October 26, 2010

Paying attention doesn't cost anything

Several years ago, a friend and I spent a day and night at a Theravada Buddhist monastery in the eastern panhandle of West Virginia. It was old school (which is kind of what "Theravada" means) as in no food after the noon meal, hour-long meditation sessions, chanting in Pali and English.

The main item on the bill of fare was mindfulness meditation. We were supposed to be mindful of every step, every breath, every bite of food. The scripture that we chanted was the Mahasatipatthana Sutta or Great Discourse on Mindfulness.

During the sitting sessions, we were supposed to focus on the breath. When the mind wandered, as it inevitably did, we were to note the thought or feeling without reacting to it and return the mind to the breath. Over and over again. The idea was to develop one-pointed concentration and ultimately the ability to apply awareness to all activities.

The closest I came to one-pointed awareness that day was thinking about how bad my knees were hurting. As I've said before, seated meditation isn't my strong suit; the moving kind works best for me. But one of the main points of either kind is simply paying attention. We are on automatic pilot most of the time, but with practice we can learn to bring conscious awareness to all kinds of things.

That would be another practical Buddhist insight for people interested in social justice. There is and never will be any substitute for paying attention to what is going on. Noticing things is the first step to changing things.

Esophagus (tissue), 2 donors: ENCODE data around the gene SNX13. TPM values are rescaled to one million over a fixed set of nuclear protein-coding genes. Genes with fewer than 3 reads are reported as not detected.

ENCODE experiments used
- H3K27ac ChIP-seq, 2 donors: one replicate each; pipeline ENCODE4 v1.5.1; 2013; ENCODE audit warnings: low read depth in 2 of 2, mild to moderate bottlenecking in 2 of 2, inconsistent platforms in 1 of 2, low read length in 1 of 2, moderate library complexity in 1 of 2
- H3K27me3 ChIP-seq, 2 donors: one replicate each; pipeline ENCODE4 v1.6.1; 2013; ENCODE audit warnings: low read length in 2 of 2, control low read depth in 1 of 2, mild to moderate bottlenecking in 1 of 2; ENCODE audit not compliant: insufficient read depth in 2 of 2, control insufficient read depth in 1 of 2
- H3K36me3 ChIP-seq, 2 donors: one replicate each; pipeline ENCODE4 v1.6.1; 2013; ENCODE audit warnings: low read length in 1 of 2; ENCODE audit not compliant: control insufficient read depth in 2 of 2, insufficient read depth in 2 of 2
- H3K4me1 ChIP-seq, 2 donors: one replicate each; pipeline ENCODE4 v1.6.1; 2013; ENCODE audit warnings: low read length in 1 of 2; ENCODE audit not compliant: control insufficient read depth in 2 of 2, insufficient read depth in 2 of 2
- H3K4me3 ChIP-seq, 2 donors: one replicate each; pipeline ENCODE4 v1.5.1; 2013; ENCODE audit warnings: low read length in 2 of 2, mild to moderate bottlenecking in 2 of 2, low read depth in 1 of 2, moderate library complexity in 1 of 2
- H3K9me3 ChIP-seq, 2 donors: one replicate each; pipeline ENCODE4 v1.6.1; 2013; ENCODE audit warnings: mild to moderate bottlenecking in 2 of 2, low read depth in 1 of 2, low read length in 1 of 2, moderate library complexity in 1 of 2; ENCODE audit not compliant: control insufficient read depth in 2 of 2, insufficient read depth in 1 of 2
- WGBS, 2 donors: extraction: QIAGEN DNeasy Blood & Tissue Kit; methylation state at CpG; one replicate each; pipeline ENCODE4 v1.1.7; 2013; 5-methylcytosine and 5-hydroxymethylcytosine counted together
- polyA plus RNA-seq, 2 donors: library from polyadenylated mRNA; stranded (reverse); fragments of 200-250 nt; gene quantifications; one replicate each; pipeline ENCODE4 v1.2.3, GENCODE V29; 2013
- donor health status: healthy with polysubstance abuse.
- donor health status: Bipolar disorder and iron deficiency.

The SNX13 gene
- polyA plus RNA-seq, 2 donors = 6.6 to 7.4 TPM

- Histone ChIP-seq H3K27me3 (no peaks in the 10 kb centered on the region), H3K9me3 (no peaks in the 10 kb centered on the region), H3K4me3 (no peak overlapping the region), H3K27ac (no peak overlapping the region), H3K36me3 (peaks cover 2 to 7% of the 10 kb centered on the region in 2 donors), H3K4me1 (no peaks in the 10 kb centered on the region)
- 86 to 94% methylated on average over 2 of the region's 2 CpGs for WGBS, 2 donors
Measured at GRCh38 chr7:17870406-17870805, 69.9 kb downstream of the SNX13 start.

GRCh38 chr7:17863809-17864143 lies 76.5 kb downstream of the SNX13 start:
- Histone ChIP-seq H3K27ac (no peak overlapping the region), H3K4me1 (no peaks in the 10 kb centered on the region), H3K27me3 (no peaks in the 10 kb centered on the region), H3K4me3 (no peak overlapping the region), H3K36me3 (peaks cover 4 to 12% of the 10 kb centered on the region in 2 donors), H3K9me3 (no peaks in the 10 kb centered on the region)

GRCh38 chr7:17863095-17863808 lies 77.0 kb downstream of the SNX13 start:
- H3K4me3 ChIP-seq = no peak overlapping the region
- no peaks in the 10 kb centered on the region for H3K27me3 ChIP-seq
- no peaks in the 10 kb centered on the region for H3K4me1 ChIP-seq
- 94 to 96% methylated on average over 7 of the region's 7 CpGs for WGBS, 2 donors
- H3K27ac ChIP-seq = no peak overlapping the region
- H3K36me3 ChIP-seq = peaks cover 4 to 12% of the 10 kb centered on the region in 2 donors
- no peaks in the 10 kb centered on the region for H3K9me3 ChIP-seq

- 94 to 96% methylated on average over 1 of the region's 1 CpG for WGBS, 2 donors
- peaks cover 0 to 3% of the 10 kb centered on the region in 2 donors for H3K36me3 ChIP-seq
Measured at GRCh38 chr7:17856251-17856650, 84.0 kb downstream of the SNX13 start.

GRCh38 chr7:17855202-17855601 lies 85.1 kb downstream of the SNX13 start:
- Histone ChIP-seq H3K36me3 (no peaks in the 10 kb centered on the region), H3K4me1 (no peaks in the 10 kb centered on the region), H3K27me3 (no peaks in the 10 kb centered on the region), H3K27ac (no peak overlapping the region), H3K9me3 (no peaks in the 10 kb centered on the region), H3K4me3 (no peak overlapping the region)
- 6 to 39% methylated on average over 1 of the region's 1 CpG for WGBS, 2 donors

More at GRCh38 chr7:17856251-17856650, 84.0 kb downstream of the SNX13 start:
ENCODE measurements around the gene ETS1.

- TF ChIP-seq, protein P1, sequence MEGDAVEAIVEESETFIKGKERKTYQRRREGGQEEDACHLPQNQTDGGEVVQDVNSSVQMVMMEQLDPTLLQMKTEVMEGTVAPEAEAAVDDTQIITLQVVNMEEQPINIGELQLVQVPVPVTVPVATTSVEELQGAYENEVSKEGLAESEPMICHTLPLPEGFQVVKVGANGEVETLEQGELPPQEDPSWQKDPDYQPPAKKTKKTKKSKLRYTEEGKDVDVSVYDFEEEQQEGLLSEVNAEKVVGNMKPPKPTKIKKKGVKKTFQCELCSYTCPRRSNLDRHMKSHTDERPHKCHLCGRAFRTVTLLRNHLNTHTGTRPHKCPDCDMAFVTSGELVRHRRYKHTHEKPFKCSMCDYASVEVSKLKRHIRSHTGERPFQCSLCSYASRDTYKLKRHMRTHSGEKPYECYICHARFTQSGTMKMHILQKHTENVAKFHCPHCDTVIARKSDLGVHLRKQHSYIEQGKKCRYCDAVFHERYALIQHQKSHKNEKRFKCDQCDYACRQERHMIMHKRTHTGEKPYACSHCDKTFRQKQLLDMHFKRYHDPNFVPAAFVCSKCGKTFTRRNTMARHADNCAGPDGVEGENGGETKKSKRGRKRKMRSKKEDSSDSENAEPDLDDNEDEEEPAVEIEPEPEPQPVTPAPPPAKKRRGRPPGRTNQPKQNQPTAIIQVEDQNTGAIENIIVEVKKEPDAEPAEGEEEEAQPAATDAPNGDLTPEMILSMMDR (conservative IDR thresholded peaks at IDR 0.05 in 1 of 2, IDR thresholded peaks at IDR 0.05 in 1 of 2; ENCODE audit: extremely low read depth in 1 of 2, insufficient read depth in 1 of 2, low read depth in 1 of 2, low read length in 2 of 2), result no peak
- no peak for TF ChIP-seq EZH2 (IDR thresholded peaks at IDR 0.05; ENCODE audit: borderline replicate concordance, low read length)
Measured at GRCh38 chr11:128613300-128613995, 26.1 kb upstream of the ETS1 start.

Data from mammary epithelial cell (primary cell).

CLASS WAR? More like a one-sided class beatdown.

FROM THE UBER-BLOGGER OF ALL THINGS COAL. Ken Ward of Coal Tattoo had two interesting posts yesterday. The first is about changes in a possible severance package for Don Blankenship if Massey Energy is sold, as some rumors hold. The second is the warm and tender relationship between that company and former WV supreme court justice and current congressional candidate Spike Maynard.

IT'S ALMOST DRESS-UP-YOUR-DOG-DAY. Whether they like it or not.



1 comment:

Hollowdweller said...

When I was in college the last 2 years I meditated every morning.

It was actually harder than physical conditioning because I'm somewhat ADD anyway.

However the positive benefit of working on being aware and concentrating was that it did improve my mental conditioning and my retention of material presented in class lectures went way up and I studied less and got better grades.

I have no way of proving this but I think computers are to meditation and concentration what high fructose corn syrup is to weight loss and physical conditioning. I think they have totally blown my concentration.

May be a lie but I read somewhere that surfing the net activated the same centers in the brain as THC. I believe it because I feel like computers affect your concentration and retention way more than THC even.